Time to run away from Amerindo. That's the only logical decision in any case where the mere charges of wrongdoing guarantee that the fund...
Time to run away from Amerindo.
That’s the only logical decision in any case where the mere charges of wrongdoing guarantee that the fund you own will be forever changed. Amerindo Investment Advisors was a high-flying boutique investment firm that made its name during the bull market. It was not just the 250 percent gain of the Amerindo Technology fund in 1999 that drew headlines, but the philanthropic bent of manager Alberto Vilar and the horse-racing panache of co-manager Gary Tanaka that created an aura investors liked.
That aura pretty much turned to mud during the bear market, when the firm saw its flagship technology fund fall into a three-year tailspin that more than swallowed the gains of the 1998-99 boom times. The firm’s mutual-fund assets, which peaked at around $700 million in March of 2000 are now down to just under $100 million.
Vilar and Tanaka were recently charged in two separate complaints of fraud and went to jail. Federal prosecutors allege that Vilar looted a private investment account to fulfill some of his charitable pledges — but also to pay some personal business expenses — and that Tanaka used investor funds to buy five racehorses.
Most Read Stories
- Prosecutor reviewing sex-abuse allegations against ‘Deadliest Catch’ star Sig Hansen
- The results are in: Here's where the new Dick's Drive-In will be
- Knife-wielding man in custody after downtown standoff VIEW
- Amazon tries to bag a big chunk of grocery market with Seattle pickup locations WATCH
- Seattle remains nation’s hottest home market, with biggest price growth in 3 years
It is crucial to recognize that the alleged thievery did not occur in mutual-fund accounts but rather in separate accounts run by the firm. Investors should not worry that their managers might be looting their account; fund assets are held by custodians, and managers could not access the cash the way Vilar and Tanaka purportedly did with the private accounts. But the fact that the bad actions do not directly affect the funds does nothing to lessen the effect on Amerindo shareholders.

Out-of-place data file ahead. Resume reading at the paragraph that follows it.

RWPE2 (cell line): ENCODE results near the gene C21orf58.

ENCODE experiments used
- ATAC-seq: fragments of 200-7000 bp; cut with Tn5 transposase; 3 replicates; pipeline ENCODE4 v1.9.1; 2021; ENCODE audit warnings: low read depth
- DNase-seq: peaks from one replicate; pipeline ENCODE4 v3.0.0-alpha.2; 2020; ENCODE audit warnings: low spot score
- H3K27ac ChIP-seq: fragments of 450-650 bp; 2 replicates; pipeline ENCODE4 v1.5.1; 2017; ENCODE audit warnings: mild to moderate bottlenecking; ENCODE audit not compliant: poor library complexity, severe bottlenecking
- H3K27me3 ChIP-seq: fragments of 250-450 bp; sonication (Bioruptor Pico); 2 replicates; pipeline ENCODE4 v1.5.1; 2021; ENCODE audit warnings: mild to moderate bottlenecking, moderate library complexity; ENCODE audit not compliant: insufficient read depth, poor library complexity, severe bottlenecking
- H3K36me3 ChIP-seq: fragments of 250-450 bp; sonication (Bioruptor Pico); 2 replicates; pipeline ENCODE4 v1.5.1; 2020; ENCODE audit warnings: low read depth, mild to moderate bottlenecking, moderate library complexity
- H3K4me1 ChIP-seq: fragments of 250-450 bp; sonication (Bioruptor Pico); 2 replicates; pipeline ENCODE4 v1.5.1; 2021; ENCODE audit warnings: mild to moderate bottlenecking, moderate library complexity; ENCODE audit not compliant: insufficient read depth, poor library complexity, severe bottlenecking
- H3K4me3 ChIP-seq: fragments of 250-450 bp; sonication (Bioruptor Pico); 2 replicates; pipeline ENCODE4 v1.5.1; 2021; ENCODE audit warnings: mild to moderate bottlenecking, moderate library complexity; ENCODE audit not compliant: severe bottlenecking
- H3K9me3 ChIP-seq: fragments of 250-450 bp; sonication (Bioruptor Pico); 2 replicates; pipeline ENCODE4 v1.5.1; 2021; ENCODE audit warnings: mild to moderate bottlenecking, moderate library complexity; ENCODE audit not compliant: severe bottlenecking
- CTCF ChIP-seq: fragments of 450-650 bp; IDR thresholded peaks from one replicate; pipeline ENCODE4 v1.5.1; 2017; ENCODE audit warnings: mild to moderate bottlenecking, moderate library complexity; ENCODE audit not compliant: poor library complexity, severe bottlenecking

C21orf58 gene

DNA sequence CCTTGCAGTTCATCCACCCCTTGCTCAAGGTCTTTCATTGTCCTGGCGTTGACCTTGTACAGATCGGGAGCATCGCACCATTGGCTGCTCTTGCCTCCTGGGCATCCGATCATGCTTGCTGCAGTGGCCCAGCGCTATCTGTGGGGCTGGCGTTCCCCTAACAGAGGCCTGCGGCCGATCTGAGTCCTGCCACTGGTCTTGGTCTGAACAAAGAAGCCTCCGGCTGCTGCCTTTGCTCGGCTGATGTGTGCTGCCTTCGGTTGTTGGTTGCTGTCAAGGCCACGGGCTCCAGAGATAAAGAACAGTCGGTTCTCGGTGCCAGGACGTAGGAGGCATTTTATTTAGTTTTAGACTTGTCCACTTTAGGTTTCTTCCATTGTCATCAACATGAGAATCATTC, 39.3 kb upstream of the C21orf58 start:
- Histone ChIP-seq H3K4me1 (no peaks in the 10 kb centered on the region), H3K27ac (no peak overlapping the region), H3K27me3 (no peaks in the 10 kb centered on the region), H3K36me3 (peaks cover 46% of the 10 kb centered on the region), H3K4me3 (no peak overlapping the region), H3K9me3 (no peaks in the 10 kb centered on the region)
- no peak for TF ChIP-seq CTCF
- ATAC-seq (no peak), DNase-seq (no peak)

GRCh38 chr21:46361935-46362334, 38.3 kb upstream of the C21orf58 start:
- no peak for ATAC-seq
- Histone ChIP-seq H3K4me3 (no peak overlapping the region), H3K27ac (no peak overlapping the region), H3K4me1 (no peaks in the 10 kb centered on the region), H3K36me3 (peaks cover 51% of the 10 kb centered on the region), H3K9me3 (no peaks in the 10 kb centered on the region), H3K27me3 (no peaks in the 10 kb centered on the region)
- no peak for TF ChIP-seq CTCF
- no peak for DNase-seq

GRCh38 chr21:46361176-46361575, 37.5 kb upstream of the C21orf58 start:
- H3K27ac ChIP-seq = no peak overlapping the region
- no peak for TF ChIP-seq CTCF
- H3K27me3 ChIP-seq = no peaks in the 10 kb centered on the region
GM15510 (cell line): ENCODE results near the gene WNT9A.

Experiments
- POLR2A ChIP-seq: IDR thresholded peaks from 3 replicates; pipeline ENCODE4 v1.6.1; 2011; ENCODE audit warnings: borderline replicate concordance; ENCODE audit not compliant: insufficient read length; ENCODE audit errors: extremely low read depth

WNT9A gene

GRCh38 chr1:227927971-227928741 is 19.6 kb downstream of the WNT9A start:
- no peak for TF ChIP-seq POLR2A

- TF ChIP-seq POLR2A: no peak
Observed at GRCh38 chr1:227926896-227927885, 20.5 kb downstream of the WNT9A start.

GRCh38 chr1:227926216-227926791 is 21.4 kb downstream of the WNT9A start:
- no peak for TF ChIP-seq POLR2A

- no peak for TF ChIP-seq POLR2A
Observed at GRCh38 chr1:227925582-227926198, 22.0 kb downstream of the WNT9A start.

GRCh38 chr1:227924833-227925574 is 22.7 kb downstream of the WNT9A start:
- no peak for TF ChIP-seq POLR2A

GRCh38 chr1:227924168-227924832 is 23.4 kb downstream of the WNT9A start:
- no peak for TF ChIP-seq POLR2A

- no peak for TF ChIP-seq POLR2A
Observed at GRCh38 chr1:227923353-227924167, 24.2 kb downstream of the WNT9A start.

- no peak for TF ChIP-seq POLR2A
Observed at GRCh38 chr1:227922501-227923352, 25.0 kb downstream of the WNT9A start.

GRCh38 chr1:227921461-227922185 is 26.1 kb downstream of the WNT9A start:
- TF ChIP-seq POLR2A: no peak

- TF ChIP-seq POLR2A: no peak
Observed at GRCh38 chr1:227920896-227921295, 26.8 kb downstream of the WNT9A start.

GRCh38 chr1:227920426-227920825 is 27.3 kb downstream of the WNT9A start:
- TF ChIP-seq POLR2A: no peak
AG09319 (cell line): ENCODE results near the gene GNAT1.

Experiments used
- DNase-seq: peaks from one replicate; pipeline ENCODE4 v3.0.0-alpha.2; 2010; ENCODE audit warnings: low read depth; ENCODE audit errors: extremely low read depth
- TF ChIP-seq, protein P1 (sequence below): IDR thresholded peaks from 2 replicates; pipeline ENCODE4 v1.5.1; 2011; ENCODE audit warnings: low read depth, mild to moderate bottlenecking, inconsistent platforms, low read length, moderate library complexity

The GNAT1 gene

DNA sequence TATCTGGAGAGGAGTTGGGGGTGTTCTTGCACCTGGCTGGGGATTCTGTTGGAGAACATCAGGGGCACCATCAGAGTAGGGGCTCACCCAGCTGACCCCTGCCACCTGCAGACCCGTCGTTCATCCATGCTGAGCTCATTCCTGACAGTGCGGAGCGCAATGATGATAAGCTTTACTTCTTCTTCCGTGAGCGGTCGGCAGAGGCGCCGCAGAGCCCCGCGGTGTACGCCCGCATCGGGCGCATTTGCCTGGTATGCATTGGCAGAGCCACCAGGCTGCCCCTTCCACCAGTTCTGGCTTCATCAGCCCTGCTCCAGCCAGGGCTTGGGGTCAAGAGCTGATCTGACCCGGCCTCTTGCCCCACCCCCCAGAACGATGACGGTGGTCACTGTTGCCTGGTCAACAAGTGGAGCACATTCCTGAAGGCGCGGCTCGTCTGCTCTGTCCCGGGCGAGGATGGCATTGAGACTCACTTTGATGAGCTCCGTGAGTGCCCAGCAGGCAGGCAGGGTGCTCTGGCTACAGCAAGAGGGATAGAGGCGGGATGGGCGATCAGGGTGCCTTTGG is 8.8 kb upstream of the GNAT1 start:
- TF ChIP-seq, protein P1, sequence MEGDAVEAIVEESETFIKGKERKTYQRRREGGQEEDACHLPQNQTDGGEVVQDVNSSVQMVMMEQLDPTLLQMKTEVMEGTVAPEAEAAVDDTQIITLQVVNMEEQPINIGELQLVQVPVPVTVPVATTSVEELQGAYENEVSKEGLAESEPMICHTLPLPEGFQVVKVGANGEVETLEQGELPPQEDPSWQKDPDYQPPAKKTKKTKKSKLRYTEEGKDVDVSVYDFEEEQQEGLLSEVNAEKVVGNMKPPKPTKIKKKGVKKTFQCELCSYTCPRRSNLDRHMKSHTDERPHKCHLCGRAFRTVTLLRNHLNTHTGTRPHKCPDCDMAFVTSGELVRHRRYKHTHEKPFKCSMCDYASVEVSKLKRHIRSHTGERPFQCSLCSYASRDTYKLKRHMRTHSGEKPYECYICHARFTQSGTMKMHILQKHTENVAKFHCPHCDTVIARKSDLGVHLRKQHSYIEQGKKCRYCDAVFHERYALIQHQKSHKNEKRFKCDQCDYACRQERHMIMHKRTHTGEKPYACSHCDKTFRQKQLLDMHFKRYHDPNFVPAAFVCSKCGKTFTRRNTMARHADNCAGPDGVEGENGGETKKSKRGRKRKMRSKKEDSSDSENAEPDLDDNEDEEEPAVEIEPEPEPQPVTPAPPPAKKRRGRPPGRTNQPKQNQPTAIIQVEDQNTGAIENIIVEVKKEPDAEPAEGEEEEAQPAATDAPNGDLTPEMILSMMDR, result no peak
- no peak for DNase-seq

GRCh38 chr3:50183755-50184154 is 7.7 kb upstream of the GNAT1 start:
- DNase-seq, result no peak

When a firm like Putnam or Janus was implicated in the wrongdoing of the scandals, investors in specific funds frequently were unaffected. Top brass might have been in trouble, but the fund itself did not change. For Amerindo Technology, anyone who has stuck out the last few lousy years has stuck around because they wanted the guidance of Vilar and Tanaka.
Amerindo Technology’s independent directors did a strip-search of their own once Vilar and Tanaka were arrested: They stripped the duo of all responsibilities with the funds and started searching for new management to take over.
The Securities and Exchange Commission jumped into the act by asking a federal judge to appoint a receiver to take control of Amerindo Investment Advisors, noting that Vilar and Tanaka were the only ones at the firm with full decision-making authority.
Even if Tanaka and Vilar are exonerated and somehow wind up back in charge, the fund would spend months in limbo. The likely outcome for Amerindo Technology is pretty simple: The directors find a new manager — long before Vilar and Tanaka settle or go to trial — in a deal that must be approved by either a receiver or by the insider who winds up in charge at Amerindo.
Amerindo Technology’s assets most likely would end up being rolled into an existing fund run by the new manager.
“You can make a pretty good case that there is no reason to wait around here to see what happens next,” says Gregg Brewer, director of mutual-fund resources for the Value Line Mutual Fund Survey.
“Whatever happens next, this will not be the same fund you bought, so you can say that investors are better off simply changing the fund than waiting to see what happens next.”
Chuck Jaffe is senior columnist at CBS Marketwatch. He can be reached at email@example.com or Box 70, Cohasset, MA 02025-0070.